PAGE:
The Writer as Artist: On Transience and the Joy of Words

Throughout my academic career, I have viewed writing as a means by which I can paraphrase, convey, and analyze other people’s ideas. I never attempted poetry or creative prose, or anything outside of academic essays for that matter, because the thought that those styles of writing were something I could do or something worthwhile had never even crossed my mind. As a writer, I was nothing more than a conduit for the various ideas of others. At the close of last semester, I had the incredible revelation, though incredibly obvious to most people, that I had completely missed the mark and my thoughts about writing were very skewed. Academic essays certainly serve their purpose, but the written word is so much more than a mere tool for mimicking and conveying other people’s ideas. Of course, knowing how to analyze and mimic are important steps in learning to write, but meaningful utilization of language should not stop there. It can’t. The fact that other original works exist to be analyzed proves that writing doesn’t end with academic essays. Mastery over the written word is an artform, and the writer an artist.

In his book Till We Have Faces, C. S. Lewis writes, “To say the very thing you really mean, the whole of it, nothing more or less or other than what you really mean; that’s the whole art and joy of words.” Both the written and spoken word are forms of art, and when utilized to their fullest potential, they can create a joyful experience for both the writer and reader or the speaker and listener. But as with any artform, reaching that potential requires extreme effort, wisdom, and time. Take, for instance, a musician: first he must study, analyze, and perform pre-existing works. Eventually, the musician begins to compose his own music, following rigid patterns and rules. It is slow-going, and the product is often simple or boring. But after familiarizing himself with that kind of production, he is ready to test the rules and hopefully create something wholly original and unique. The same thing applies to a studio artist. So too with a writer: he must first study others’ writings by analyzing, paraphrasing, echoing, and mimicking ideas and techniques. Then the writer produces small simple works of his own in the hope that one day he will be able to produce something unique and meaningful. But even the first stage of studying and copying other pre-existing works takes years and years of study and patience. The undertaking is long and grueling, but the writer strives after that final stage in the process, and he hopes that it is not all for nothing.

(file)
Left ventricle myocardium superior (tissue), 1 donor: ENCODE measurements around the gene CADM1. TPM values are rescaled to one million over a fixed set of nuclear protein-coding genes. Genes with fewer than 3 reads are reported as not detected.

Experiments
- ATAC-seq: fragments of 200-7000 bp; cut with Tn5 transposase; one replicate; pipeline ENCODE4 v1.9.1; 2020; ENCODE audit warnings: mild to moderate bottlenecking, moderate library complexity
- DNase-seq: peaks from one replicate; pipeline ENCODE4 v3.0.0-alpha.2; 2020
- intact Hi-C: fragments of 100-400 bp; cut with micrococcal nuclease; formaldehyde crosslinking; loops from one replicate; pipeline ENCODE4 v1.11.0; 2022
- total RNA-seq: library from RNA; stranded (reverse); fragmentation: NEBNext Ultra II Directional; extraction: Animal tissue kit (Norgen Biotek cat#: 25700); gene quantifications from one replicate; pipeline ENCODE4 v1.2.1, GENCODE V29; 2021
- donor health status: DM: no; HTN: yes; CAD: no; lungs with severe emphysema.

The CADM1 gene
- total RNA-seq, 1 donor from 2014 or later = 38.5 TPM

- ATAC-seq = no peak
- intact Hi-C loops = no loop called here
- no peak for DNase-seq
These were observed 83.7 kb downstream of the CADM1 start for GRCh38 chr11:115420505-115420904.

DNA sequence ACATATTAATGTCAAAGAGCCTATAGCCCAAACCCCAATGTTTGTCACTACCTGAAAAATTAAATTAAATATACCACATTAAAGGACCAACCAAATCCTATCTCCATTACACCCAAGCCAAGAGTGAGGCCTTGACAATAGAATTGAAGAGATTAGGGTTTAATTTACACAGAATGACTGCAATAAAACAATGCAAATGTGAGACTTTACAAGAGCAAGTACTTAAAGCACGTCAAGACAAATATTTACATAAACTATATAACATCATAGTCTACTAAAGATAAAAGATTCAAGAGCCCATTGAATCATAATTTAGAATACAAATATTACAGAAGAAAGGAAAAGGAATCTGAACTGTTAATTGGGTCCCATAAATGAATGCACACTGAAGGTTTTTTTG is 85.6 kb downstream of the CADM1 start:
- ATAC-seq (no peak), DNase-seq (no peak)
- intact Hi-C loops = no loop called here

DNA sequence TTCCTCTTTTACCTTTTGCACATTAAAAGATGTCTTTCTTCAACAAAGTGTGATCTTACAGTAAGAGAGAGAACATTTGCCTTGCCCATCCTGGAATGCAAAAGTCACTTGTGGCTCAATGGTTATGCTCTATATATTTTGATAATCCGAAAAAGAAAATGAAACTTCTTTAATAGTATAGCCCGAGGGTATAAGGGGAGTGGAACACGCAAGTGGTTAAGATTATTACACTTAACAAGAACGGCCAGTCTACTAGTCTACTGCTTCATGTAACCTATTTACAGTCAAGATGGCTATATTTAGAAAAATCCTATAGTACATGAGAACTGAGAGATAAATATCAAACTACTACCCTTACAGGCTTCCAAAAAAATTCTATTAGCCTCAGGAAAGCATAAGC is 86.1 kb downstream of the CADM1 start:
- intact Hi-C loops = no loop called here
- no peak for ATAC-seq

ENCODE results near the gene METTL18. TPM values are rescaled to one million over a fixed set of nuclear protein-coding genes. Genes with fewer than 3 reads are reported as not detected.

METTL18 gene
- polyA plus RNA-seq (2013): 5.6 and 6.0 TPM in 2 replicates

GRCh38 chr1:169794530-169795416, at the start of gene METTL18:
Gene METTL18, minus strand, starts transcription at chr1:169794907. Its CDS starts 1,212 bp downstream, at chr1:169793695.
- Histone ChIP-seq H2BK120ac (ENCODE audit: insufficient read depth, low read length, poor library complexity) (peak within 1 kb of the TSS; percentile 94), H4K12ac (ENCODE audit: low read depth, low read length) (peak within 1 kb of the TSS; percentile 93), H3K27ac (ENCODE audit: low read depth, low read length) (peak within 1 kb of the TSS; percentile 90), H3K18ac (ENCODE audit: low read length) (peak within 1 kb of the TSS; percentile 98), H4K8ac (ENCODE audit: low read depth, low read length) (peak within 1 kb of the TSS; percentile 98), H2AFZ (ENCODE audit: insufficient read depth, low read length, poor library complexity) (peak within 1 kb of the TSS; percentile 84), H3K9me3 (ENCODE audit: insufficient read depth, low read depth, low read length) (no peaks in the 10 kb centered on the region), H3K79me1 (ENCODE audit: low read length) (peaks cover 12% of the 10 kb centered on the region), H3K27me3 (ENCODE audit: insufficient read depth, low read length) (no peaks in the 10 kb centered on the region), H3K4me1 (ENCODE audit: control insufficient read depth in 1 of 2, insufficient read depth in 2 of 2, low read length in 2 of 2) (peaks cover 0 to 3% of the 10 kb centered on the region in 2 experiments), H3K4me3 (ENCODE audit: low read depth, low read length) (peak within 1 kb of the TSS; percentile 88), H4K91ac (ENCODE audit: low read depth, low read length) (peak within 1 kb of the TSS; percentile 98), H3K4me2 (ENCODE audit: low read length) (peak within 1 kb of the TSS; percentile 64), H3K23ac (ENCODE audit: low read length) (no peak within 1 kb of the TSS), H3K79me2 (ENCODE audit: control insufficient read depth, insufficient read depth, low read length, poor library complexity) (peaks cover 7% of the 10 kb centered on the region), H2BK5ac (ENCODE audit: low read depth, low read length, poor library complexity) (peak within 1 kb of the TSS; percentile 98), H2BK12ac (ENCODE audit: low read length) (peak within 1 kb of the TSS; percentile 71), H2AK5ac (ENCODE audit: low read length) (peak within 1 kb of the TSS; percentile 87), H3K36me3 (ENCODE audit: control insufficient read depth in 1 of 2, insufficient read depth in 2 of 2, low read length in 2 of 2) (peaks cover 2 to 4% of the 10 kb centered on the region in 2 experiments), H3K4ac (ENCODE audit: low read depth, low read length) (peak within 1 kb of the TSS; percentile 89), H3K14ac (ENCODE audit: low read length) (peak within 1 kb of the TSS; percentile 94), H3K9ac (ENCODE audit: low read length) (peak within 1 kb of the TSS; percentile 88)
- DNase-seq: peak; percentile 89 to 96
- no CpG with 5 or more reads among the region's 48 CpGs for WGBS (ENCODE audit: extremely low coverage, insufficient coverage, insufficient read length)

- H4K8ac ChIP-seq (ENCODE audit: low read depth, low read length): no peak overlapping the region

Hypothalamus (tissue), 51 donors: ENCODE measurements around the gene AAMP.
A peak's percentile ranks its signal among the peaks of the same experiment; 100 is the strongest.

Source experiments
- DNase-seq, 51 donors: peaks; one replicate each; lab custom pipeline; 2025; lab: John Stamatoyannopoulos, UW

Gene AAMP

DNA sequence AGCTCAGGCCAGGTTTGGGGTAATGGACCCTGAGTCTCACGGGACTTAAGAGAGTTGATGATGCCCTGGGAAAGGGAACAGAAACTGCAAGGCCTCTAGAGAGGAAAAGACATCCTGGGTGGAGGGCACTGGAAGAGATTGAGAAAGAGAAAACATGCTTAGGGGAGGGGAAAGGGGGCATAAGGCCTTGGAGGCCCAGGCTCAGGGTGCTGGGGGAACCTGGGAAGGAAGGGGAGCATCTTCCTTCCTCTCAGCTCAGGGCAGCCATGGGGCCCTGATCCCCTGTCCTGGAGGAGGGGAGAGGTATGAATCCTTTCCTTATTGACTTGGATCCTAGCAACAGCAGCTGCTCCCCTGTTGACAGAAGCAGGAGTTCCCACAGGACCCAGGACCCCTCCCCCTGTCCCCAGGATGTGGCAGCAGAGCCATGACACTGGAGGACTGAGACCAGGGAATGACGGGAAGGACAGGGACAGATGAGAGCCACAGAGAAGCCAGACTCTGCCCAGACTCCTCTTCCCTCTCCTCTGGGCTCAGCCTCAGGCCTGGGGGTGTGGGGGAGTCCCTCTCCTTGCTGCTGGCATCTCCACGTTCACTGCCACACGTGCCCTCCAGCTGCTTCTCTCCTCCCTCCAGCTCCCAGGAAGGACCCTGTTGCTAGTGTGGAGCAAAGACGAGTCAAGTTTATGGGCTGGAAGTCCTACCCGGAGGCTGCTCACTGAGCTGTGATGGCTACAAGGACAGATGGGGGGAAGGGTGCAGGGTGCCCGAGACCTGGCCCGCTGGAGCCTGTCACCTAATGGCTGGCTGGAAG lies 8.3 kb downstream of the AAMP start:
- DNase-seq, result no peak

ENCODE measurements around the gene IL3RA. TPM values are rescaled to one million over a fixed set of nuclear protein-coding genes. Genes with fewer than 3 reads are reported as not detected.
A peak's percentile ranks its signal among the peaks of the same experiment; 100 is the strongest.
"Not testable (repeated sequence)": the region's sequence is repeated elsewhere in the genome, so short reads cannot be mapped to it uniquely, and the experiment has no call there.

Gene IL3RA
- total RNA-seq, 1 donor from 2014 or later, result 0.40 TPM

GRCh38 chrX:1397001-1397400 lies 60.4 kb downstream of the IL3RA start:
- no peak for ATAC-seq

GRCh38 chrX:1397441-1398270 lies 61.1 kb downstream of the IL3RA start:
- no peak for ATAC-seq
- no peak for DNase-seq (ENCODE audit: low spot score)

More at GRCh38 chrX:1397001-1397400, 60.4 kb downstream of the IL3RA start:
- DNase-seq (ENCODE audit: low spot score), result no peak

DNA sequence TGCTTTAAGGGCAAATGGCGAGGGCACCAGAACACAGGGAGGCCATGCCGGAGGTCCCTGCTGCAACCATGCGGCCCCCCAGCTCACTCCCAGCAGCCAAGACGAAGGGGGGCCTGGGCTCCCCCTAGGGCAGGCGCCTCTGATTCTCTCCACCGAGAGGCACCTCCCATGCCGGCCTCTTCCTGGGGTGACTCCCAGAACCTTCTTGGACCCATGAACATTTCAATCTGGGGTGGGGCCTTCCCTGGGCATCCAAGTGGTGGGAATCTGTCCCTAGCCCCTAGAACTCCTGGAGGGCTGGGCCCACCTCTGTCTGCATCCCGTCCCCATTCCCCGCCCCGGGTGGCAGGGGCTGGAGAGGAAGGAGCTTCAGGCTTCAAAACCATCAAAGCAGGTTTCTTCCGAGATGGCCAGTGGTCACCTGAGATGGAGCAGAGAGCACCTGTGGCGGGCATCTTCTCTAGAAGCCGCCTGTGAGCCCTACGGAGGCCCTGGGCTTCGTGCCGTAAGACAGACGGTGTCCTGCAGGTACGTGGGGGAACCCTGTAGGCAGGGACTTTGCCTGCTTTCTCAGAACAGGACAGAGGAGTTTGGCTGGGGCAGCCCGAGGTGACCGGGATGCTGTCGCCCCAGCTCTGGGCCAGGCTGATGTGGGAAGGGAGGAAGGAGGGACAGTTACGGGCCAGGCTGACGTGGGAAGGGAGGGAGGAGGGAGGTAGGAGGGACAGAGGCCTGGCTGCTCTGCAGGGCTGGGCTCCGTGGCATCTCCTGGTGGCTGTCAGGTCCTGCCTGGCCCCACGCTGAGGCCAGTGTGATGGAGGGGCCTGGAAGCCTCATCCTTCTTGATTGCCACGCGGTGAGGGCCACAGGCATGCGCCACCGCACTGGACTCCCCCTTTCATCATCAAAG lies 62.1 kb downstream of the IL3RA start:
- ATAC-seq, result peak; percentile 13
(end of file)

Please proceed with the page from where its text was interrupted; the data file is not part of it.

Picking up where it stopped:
While the written and spoken word are tools of expression, the writer is the one who actually determines what that expression manifests itself as. As Lewis indicates, the speaker or the writer of words has something to say. Through language, the artist pours out a piece of himself onto the page in an attempt at creating something beautiful and meaningful, as an act of reaching someone outside himself. But the skill that such a feat requires takes years of work and effort to cultivate, and often, the writer never reaches that potential. Artists are left to question the possibility of realizing the potential for expression of the written word. Can someone really experience the true joy as Lewis describes it? Or is the artist’s work all for naught? If so, why try? T. S. Eliot speaks in his Four Quartets about this problem of expression: